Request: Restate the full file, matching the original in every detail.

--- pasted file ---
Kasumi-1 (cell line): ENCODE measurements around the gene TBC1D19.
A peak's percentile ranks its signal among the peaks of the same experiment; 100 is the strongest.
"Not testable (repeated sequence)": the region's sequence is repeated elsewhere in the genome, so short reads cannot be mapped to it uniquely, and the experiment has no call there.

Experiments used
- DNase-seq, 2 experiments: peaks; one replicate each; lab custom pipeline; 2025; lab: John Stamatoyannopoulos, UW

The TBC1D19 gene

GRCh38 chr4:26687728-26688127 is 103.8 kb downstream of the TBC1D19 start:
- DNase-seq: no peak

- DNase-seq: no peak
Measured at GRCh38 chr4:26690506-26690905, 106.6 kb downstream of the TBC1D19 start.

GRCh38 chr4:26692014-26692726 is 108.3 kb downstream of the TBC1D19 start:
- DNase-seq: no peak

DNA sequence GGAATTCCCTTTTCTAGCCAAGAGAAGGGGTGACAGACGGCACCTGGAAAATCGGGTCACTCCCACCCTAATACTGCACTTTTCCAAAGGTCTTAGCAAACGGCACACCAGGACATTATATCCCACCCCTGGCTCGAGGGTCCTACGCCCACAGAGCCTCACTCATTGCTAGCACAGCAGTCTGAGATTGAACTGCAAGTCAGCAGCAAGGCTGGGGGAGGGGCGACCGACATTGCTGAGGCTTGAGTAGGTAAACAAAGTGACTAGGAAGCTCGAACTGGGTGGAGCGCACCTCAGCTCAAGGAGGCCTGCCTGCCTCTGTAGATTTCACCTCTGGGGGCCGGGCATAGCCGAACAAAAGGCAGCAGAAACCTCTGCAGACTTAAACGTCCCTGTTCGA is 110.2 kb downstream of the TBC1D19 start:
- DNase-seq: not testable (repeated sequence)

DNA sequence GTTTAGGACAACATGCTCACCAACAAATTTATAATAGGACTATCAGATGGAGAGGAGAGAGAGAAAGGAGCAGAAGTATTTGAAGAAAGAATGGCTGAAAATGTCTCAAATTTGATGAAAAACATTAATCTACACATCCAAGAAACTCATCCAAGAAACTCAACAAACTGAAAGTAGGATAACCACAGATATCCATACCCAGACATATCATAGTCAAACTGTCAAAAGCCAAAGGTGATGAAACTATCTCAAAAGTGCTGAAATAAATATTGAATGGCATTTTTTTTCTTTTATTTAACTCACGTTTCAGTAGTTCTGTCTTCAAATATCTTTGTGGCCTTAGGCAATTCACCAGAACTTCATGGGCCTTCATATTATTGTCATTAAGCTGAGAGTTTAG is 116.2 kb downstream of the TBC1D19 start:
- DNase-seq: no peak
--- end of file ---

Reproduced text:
Kasumi-1 (cell line): ENCODE measurements around the gene TBC1D19.
A peak's percentile ranks its signal among the peaks of the same experiment; 100 is the strongest.
"Not testable (repeated sequence)": the region's sequence is repeated elsewhere in the genome, so short reads cannot be mapped to it uniquely, and the experiment has no call there.

Experiments used
- DNase-seq, 2 experiments: peaks; one replicate each; lab custom pipeline; 2025; lab: John Stamatoyannopoulos, UW

The TBC1D19 gene

GRCh38 chr4:26687728-26688127 is 103.8 kb downstream of the TBC1D19 start:
- DNase-seq: no peak

- DNase-seq: no peak
Measured at GRCh38 chr4:26690506-26690905, 106.6 kb downstream of the TBC1D19 start.

GRCh38 chr4:26692014-26692726 is 108.3 kb downstream of the TBC1D19 start:
- DNase-seq: no peak

DNA sequence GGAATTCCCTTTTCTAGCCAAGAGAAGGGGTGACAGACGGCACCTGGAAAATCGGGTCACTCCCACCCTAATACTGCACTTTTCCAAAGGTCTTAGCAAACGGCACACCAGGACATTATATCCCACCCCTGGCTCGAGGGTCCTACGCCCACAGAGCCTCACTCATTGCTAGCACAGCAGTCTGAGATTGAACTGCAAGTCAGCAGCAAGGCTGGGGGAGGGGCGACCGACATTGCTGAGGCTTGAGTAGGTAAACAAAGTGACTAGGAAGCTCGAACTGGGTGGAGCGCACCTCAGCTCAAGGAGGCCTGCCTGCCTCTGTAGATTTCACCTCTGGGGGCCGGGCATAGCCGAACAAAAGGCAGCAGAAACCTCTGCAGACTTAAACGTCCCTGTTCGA is 110.2 kb downstream of the TBC1D19 start:
- DNase-seq: not testable (repeated sequence)

DNA sequence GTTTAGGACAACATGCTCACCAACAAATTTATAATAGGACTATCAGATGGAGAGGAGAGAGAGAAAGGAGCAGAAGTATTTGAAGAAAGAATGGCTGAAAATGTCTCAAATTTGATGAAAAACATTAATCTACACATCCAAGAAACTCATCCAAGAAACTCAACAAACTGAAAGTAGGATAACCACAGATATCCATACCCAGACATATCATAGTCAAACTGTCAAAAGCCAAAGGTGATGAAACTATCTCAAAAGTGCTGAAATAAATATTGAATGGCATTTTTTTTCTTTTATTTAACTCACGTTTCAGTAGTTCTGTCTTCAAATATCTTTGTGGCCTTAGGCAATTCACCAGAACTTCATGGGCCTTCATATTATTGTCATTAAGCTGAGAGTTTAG is 116.2 kb downstream of the TBC1D19 start:
- DNase-seq: no peak